Obesity and obesity-related disease is a growing health issue worldwide. Somatostatin, a peptide hormone, inhibits the action of growth hormone (GH) and insulin-like growth factor (IGF-1), both of which increase metabolism and result in weight loss. Vaccination with modified somatostatin causes the body to generate antibodies to somatostatin, effectively removing this inhibition without directly interfering with the growth hormones and subsequently increasing energy expenditure and weight loss.
Keith Haffer from Braasch Biotech LLC, tested the vaccinations in two groups of ten diet-induced obese male mice compared with a control group of ten mice which received saline injections. Mice in all groups had been fed a high fat diet for eight weeks prior to the study and continued to eat the same food for the duration of the six-week study. The vaccinations were administered twice - at the start of the study followed by a booster vaccination on day 22.
Four days after the first injection of modified somatostatin, the vaccinated mice had a 10% drop in body weight (not seen in the control mice). At the end of the study, results showed that both vaccines induced antibodies to somatostatin and significantly reduced body weight, sustaining a 10% lower body weight, without affecting normal levels of the growth hormone IGF-1, or insulin levels.
"This study demonstrates the possibility of treating obesity with vaccination", Keith explained. He continued, "Although further studies are necessary to discover the long term implications of these vaccines, treatment of human obesity with vaccination would provide physicians with a drug- and surgical- free option against the weight epidemic."
Notes to editors1. Effects of Novel Vaccines on Weight Loss in Diet-Induced-Obese (DIO) Mice
Article citation and URL available on request on the day of publication.
2. Journal of Animal Science and Biotechnology is an open access, peer-reviewed journal that encompasses all aspects of animal science and biotechnology. That includes domestic animal production, animal genetics and breeding, animal reproduction and physiology, animal nutrition and biochemistry, feed processing technology and bioevaluation, animal biotechnology, and meat science.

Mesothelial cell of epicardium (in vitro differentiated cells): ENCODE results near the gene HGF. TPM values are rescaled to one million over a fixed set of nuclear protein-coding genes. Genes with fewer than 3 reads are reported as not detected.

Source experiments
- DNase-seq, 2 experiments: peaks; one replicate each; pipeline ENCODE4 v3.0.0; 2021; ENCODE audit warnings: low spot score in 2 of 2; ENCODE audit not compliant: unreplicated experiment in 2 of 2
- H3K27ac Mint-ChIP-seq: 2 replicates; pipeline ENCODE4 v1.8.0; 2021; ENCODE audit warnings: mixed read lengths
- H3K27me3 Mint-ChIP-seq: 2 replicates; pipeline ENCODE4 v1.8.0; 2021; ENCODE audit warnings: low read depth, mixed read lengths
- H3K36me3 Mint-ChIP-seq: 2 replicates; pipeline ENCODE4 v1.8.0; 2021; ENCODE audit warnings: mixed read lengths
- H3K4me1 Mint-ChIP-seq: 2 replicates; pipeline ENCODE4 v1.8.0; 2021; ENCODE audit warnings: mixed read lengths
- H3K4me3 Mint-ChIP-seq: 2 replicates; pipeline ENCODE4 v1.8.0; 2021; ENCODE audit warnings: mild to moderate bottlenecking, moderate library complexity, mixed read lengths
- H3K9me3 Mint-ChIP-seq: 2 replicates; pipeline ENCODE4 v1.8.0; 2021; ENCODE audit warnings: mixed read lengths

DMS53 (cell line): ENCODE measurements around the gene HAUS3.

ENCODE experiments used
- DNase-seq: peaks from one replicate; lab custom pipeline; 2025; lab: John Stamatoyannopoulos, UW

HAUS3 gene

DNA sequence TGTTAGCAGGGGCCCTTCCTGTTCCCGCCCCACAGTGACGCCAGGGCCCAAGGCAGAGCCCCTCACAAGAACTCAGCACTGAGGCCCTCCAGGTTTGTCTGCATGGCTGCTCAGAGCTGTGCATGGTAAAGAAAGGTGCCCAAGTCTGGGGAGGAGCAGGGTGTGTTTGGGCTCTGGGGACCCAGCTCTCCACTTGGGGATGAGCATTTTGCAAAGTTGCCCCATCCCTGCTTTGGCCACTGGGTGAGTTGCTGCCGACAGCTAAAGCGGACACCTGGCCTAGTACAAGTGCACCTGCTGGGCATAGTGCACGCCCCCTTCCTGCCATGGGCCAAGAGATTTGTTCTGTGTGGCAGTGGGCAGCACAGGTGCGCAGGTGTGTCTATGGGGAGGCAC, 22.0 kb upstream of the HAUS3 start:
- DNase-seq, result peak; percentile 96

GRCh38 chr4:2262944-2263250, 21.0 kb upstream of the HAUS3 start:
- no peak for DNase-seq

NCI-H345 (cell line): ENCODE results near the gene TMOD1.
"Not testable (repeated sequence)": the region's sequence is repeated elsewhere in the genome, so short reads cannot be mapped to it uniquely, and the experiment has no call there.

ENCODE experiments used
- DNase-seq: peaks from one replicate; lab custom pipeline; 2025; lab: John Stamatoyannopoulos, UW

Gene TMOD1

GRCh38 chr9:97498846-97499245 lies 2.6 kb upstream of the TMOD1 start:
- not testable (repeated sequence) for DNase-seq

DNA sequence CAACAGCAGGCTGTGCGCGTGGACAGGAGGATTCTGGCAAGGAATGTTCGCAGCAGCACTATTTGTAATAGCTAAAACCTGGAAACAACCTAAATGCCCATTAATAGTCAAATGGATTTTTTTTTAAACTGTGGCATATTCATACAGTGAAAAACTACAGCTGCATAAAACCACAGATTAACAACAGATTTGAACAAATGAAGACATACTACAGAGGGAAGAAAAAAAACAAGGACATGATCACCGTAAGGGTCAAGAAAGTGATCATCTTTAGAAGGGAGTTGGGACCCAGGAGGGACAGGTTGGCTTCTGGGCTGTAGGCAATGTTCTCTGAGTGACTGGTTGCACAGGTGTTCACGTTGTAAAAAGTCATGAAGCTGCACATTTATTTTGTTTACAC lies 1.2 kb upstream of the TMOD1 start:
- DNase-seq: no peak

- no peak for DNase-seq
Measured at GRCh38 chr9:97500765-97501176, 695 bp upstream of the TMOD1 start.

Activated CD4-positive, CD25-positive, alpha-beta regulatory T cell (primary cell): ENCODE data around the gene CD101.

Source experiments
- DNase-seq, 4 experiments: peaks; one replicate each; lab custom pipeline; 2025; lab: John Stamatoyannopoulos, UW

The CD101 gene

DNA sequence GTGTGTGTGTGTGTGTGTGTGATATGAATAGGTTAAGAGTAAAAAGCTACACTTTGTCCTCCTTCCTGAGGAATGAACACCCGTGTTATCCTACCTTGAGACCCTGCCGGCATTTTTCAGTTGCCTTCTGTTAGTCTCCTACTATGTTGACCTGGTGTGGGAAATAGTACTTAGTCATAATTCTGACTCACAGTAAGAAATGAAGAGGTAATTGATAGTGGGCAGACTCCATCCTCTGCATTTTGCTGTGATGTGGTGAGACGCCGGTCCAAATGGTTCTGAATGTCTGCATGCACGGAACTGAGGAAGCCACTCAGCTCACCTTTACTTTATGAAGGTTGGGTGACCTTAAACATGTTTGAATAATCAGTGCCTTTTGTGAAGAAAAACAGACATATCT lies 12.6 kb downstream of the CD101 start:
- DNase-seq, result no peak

3. BioMed Central is an STM (Science, Technology and Medicine) publisher which has pioneered the open access publishing model. All peer-reviewed research articles published by BioMed Central are made immediately and freely accessible online, and are licensed to allow redistribution and reuse. BioMed Central is part of Springer Science+Business Media, a leading global publisher in the STM sector.
Hilary Glover | EurekAlert!
Multi-year study finds 'hotspots' of ammonia over world's major agricultural areas
17.03.2017 | University of Maryland
Diabetes Drug May Improve Bone Fat-induced Defects of Fracture Healing
17.03.2017 | Deutsches Institut für Ernährungsforschung Potsdam-Rehbrücke
Astronomers from Bonn and Tautenburg in Thuringia (Germany) used the 100-m radio telescope at Effelsberg to observe several galaxy clusters. At the edges of these large accumulations of dark matter, stellar systems (galaxies), hot gas, and charged particles, they found magnetic fields that are exceptionally ordered over distances of many million light years. This makes them the most extended magnetic fields in the universe known so far.
The results will be published on March 22 in the journal „Astronomy & Astrophysics“.
Galaxy clusters are the largest gravitationally bound structures in the universe. With a typical extent of about 10 million light years, i.e. 100 times the...
Researchers at the Goethe University Frankfurt, together with partners from the University of Tübingen in Germany and Queen Mary University as well as Francis Crick Institute from London (UK) have developed a novel technology to decipher the secret ubiquitin code.
Ubiquitin is a small protein that can be linked to other cellular proteins, thereby controlling and modulating their functions. The attachment occurs in many...
In the eternal search for next generation high-efficiency solar cells and LEDs, scientists at Los Alamos National Laboratory and their partners are creating...
Silicon nanosheets are thin, two-dimensional layers with exceptional optoelectronic properties very similar to those of graphene. Albeit, the nanosheets are less stable. Now researchers at the Technical University of Munich (TUM) have, for the first time ever, produced a composite material combining silicon nanosheets and a polymer that is both UV-resistant and easy to process. This brings the scientists a significant step closer to industrial applications like flexible displays and photosensors.
Silicon nanosheets are thin, two-dimensional layers with exceptional optoelectronic properties very similar to those of graphene. Albeit, the nanosheets are...
Enzymes behave differently in a test tube compared with the molecular scrum of a living cell. Chemists from the University of Basel have now been able to simulate these confined natural conditions in artificial vesicles for the first time. As reported in the academic journal Small, the results are offering better insight into the development of nanoreactors and artificial organelles.
Enzymes behave differently in a test tube compared with the molecular scrum of a living cell. Chemists from the University of Basel have now been able to...
20.03.2017 | Event News
14.03.2017 | Event News
07.03.2017 | Event News
23.03.2017 | Power and Electrical Engineering
23.03.2017 | Earth Sciences
23.03.2017 | Life Sciences